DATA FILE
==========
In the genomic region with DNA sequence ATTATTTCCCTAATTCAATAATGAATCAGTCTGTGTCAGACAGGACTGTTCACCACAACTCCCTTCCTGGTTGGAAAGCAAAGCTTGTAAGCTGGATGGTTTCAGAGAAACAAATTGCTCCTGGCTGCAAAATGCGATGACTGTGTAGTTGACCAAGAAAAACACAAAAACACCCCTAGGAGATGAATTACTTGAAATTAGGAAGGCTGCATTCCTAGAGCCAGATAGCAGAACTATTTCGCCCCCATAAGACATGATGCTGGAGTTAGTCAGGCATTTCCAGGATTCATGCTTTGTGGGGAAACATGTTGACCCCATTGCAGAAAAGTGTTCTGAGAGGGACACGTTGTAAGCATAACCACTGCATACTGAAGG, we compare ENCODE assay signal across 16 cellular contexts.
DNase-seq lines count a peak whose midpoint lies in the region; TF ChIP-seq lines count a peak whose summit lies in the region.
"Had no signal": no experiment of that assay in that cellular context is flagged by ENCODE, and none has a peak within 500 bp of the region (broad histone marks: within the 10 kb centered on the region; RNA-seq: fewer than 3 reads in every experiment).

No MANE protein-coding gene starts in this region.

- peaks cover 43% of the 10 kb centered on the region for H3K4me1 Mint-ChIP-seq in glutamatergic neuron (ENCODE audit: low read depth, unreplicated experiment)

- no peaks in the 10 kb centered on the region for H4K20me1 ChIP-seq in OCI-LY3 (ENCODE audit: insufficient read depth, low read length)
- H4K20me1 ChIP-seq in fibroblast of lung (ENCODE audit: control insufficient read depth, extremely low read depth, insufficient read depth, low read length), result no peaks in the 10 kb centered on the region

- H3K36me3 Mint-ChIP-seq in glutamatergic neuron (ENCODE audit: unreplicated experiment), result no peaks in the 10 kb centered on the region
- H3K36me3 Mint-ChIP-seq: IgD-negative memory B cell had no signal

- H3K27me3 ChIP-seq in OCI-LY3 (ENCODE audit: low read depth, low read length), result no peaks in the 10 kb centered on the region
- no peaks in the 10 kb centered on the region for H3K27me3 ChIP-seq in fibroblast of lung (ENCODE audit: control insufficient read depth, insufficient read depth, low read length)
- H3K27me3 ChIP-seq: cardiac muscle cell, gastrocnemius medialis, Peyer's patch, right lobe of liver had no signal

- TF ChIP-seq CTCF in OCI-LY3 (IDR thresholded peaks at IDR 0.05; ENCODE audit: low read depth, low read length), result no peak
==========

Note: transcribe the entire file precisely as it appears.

In the genomic region with DNA sequence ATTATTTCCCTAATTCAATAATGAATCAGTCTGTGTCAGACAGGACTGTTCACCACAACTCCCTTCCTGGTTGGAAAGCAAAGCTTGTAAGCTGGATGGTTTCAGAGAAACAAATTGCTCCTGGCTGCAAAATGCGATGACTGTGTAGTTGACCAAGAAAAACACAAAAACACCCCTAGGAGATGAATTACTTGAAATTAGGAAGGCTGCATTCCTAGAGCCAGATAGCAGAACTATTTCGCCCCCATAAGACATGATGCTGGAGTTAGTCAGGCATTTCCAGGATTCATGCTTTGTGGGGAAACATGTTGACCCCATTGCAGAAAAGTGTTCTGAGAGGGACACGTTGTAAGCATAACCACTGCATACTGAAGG, we compare ENCODE assay signal across 16 cellular contexts.
DNase-seq lines count a peak whose midpoint lies in the region; TF ChIP-seq lines count a peak whose summit lies in the region.
"Had no signal": no experiment of that assay in that cellular context is flagged by ENCODE, and none has a peak within 500 bp of the region (broad histone marks: within the 10 kb centered on the region; RNA-seq: fewer than 3 reads in every experiment).

No MANE protein-coding gene starts in this region.

- peaks cover 43% of the 10 kb centered on the region for H3K4me1 Mint-ChIP-seq in glutamatergic neuron (ENCODE audit: low read depth, unreplicated experiment)

- no peaks in the 10 kb centered on the region for H4K20me1 ChIP-seq in OCI-LY3 (ENCODE audit: insufficient read depth, low read length)
- H4K20me1 ChIP-seq in fibroblast of lung (ENCODE audit: control insufficient read depth, extremely low read depth, insufficient read depth, low read length), result no peaks in the 10 kb centered on the region

- H3K36me3 Mint-ChIP-seq in glutamatergic neuron (ENCODE audit: unreplicated experiment), result no peaks in the 10 kb centered on the region
- H3K36me3 Mint-ChIP-seq: IgD-negative memory B cell had no signal

- H3K27me3 ChIP-seq in OCI-LY3 (ENCODE audit: low read depth, low read length), result no peaks in the 10 kb centered on the region
- no peaks in the 10 kb centered on the region for H3K27me3 ChIP-seq in fibroblast of lung (ENCODE audit: control insufficient read depth, insufficient read depth, low read length)
- H3K27me3 ChIP-seq: cardiac muscle cell, gastrocnemius medialis, Peyer's patch, right lobe of liver had no signal

- TF ChIP-seq CTCF in OCI-LY3 (IDR thresholded peaks at IDR 0.05; ENCODE audit: low read depth, low read length), result no peak